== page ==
06:10 EST 01 Jan 2019, updated 12:52 EST 01 Jan 2019
The British military hospital personnel who saved 50 foreign servicemen in Gibraltar were honoured by the dictator they would be warring with in a matter of months.
Adolf Hitler awarded German Red Crosses emblazoned with the Nazi swastika to those who treated 55 of his wounded sailors injured in the Spanish Civil War.
The Deutschland ship was hit by two bombs off Ibiza when it was targeted by in 1937 as they resisted Spanish dictator General Franco.
The UK Army personnel saved all but five, inspiring high praise from the Fuhrer himself.
Four of the medals given by the fascist leader are still held in British museums, two at Ash Vale’s Museum of Military Medicine in Surrey.
One is at Belfast’s Royal Ulster Rifles Museum and another is at Lincolnshire’s Spalding Gentlemen’s Society. Others have been auctioned off.
Who were some of the Britons that were given the Red Cross by Hitler?
Among the Brits to receive the medal were:
Rear-Admiral Alfred Englefield Evans – The Hampshire cricketer would also be knighted and promoted to vice-admiral
Lieutenant Colonel Alastair Norman Fraser – Also served in the Boer War as part of the Volunteer Medical Corps and was stationed in Egypt during the First World War
Lieutenant Colonel John Thomas Simson – Officer in charge of the hospital with seven Scottish rugby caps to his name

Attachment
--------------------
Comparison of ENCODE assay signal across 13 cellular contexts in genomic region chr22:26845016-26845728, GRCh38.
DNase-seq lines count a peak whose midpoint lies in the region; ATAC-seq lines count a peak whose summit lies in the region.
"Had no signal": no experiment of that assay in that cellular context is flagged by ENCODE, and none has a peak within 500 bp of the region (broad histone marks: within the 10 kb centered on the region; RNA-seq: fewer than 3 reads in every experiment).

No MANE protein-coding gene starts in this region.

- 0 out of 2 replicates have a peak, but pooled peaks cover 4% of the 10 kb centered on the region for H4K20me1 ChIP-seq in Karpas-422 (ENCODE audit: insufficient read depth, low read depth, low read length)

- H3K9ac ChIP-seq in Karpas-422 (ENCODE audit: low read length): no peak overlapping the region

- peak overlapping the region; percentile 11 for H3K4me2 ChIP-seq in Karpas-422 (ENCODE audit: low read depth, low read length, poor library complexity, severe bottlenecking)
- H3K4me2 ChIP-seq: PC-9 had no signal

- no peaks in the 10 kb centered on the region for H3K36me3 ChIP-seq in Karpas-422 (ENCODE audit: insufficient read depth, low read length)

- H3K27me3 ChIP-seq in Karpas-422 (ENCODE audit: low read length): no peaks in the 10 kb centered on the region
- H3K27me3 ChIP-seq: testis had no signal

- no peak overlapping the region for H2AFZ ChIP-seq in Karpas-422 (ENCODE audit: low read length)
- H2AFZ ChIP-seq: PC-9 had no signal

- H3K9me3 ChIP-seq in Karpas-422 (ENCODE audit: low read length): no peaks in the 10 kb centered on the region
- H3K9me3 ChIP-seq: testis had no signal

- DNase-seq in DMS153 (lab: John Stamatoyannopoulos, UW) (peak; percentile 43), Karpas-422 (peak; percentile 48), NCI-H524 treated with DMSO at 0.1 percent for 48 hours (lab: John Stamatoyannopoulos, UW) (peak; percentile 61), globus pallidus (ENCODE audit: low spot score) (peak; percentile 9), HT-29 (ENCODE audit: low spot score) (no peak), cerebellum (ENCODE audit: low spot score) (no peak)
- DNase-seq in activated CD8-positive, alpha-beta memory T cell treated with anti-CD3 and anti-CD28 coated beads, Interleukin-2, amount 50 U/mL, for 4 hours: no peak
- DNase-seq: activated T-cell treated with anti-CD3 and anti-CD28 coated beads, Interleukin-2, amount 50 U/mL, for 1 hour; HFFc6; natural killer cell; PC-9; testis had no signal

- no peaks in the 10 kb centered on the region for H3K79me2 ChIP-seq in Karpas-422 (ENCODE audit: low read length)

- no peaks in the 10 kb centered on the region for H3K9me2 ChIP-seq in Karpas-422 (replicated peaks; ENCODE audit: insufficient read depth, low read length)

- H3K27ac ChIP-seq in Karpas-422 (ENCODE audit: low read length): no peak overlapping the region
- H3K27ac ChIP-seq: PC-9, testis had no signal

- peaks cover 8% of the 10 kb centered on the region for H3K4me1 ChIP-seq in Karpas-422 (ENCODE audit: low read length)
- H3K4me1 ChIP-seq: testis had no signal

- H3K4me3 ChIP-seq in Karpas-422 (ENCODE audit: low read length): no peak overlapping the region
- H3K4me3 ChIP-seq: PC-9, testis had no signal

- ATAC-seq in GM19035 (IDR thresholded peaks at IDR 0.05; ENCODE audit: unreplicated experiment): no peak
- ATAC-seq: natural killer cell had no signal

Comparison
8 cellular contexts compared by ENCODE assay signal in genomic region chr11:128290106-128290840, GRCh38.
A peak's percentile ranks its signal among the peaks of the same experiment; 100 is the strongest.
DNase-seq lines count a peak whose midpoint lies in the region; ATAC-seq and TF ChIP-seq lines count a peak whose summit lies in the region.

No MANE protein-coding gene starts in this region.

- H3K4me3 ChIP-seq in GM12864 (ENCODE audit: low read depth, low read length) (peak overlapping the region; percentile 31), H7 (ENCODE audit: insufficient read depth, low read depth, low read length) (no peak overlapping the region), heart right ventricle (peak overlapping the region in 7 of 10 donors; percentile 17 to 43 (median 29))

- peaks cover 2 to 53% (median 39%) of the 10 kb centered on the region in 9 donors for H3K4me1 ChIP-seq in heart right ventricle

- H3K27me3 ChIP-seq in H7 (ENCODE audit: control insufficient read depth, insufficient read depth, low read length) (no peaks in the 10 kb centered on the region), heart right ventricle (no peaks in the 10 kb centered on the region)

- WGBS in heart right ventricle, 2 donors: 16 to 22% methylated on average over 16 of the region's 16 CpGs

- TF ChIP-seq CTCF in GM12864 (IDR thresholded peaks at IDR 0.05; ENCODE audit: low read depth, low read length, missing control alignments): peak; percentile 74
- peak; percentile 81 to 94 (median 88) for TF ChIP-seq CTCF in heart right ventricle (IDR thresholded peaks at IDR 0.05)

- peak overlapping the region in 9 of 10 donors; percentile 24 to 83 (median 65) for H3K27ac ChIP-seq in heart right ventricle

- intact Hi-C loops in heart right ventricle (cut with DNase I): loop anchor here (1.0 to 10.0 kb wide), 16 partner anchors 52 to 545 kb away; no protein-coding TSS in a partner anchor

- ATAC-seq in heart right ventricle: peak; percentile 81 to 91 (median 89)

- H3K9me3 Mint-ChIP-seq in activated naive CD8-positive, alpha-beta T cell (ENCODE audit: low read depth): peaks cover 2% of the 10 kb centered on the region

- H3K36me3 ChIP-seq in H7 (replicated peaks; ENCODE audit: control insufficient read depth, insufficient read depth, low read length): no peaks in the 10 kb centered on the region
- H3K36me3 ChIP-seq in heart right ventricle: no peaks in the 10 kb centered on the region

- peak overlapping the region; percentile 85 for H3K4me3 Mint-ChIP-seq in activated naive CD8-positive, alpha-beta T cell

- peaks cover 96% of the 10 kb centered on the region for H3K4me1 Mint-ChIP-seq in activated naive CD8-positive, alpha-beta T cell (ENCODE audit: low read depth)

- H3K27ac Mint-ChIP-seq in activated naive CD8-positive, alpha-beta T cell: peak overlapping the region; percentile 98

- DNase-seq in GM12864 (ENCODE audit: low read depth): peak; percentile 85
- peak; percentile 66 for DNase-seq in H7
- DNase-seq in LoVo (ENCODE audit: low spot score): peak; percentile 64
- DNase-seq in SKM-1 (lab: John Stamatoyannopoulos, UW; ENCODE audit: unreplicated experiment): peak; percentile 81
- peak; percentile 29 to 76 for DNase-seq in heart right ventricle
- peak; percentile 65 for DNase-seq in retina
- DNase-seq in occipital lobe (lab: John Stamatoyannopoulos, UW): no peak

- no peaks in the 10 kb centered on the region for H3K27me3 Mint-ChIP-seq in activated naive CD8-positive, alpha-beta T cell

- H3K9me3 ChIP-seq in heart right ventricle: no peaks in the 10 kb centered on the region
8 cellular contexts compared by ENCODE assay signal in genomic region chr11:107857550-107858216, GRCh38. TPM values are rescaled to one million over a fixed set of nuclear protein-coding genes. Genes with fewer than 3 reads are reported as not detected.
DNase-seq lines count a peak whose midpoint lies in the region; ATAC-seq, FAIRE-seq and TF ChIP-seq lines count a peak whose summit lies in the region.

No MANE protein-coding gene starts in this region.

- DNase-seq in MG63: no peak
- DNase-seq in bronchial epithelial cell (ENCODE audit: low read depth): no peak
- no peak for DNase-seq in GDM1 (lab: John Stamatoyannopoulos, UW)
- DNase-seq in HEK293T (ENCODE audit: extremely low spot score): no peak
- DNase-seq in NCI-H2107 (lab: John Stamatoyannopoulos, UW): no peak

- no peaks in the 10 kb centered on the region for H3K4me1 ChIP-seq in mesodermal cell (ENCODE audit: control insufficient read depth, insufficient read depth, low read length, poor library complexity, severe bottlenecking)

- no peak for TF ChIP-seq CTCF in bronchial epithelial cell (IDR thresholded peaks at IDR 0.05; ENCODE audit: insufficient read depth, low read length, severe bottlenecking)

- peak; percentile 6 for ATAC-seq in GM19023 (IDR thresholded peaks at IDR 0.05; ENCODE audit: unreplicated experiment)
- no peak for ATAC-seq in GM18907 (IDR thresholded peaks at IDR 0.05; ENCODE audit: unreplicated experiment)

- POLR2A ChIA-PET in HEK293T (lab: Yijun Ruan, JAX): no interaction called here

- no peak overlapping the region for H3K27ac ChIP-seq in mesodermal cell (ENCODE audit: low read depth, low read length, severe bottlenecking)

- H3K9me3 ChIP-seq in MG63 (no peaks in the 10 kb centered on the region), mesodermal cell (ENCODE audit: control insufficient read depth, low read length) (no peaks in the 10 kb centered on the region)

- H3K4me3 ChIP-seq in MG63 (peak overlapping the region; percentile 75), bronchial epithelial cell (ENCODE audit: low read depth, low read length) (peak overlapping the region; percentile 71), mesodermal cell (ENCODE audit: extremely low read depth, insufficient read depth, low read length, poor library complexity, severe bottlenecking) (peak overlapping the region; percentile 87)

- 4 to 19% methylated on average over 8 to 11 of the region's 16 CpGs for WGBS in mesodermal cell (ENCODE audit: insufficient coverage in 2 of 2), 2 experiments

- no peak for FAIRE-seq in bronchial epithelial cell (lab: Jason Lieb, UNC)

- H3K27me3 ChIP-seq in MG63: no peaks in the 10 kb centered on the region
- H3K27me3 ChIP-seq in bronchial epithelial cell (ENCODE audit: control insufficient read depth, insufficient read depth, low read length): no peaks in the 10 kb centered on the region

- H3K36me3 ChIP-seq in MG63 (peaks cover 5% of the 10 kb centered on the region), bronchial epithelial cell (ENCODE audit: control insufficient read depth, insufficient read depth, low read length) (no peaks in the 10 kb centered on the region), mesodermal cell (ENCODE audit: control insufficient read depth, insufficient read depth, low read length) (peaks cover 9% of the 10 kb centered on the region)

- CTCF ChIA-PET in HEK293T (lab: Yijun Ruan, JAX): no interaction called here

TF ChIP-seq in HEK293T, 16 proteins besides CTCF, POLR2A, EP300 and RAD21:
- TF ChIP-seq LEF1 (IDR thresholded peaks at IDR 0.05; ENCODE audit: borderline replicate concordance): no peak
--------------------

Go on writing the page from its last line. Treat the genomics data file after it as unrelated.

Major J T Smyth – Irish rugby player who won a cap against France in 1920
Margaret Russell ‘Madge’ Casswell – Hospital matron and life-saver with ‘terrifying’ reputation according to Dr Charles Anderson
Sister Gertrude Morgan – Went on to become principal matron, retired from nursing as a full colonel
They hark back to an era in which the British establishment was keen to appease Hitler.
The monarch’s permission is required for service personnel to receive foreign medals and the King allowed them to be accepted and worn in the interests of political expediency.
Colony governor General Charles ‘Tim’ Harrington told German Admiral Rolf Carls at the time: ‘I shall always treasure the fact that the last honour I can receive comes from the nation for which I have the most profound respect.
‘I hope that you will express to Der Führer my deepest thanks for this great honour,’ he added.
The Germans awarded Red Cross medals to 37 Brits, 20 of whom were awarded the Ladies Cross.
Pat Robins, now 87, was a schoolgirl at the time. The daughter of the Royal Army Medical Corps’ Major Charles Anderson, she told The Times: ‘It was a posh day.’
She recalls the ‘ferociously capable matron’ Margaret Russell ‘Madge’ Casswell from Gosberton, Lincolnshire.
Winston Churchill himself signed the documents that acknowledged Madge’s gallantry when he was a government minister. She was mentioned three times dispatches during the Great War.
Hitler ordered that she be awarded the German Red Cross, making her one of the few people commended by the Nazi leader as well as his greatest wartime adversary.
Twenty-three people died instantly and 100 were wounded in the air bombing. Two years later it sank the Stonegate, a British merchant vessel, in the north Atlantic.